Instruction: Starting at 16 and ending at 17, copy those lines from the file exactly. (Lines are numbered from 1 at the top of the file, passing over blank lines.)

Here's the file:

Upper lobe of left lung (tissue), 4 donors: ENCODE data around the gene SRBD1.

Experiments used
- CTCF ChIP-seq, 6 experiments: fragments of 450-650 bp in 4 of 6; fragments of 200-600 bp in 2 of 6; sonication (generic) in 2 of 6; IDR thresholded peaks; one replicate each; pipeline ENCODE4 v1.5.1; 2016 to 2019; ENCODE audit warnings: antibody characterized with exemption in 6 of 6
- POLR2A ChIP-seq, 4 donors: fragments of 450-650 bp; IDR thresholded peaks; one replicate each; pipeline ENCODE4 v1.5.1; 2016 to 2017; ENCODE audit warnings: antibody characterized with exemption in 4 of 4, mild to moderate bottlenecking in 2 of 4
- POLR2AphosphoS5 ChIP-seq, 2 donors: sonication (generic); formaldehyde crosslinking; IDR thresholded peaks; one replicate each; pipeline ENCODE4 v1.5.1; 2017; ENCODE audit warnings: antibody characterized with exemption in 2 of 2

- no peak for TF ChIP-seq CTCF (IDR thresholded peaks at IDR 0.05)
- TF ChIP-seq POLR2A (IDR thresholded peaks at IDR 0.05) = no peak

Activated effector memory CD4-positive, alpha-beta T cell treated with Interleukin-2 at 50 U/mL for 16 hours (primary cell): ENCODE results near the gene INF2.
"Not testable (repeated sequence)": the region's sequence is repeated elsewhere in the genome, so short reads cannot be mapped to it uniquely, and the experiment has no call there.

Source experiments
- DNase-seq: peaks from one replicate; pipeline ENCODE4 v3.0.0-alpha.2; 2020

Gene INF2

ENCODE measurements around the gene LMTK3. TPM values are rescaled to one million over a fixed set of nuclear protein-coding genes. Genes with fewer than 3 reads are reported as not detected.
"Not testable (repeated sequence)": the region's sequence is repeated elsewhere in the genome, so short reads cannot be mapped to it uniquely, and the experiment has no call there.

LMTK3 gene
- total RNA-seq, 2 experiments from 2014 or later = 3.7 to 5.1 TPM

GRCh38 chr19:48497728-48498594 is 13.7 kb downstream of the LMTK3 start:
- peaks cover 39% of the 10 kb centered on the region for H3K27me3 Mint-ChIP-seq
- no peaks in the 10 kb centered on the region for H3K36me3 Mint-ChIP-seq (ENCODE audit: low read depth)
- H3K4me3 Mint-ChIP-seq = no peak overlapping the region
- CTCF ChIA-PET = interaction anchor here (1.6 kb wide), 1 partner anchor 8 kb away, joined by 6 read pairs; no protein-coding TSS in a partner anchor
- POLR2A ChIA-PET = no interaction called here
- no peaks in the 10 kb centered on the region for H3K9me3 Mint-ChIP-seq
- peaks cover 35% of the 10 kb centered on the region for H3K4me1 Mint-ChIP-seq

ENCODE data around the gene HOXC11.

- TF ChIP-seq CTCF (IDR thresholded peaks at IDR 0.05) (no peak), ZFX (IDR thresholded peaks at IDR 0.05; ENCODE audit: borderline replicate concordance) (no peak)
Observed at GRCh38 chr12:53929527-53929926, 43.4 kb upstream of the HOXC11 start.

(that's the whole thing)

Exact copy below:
- total RNA-seq, 2 experiments from 2014 or later = 3.7 to 5.1 TPM

GRCh38 chr19:48497728-48498594 is 13.7 kb downstream of the LMTK3 start: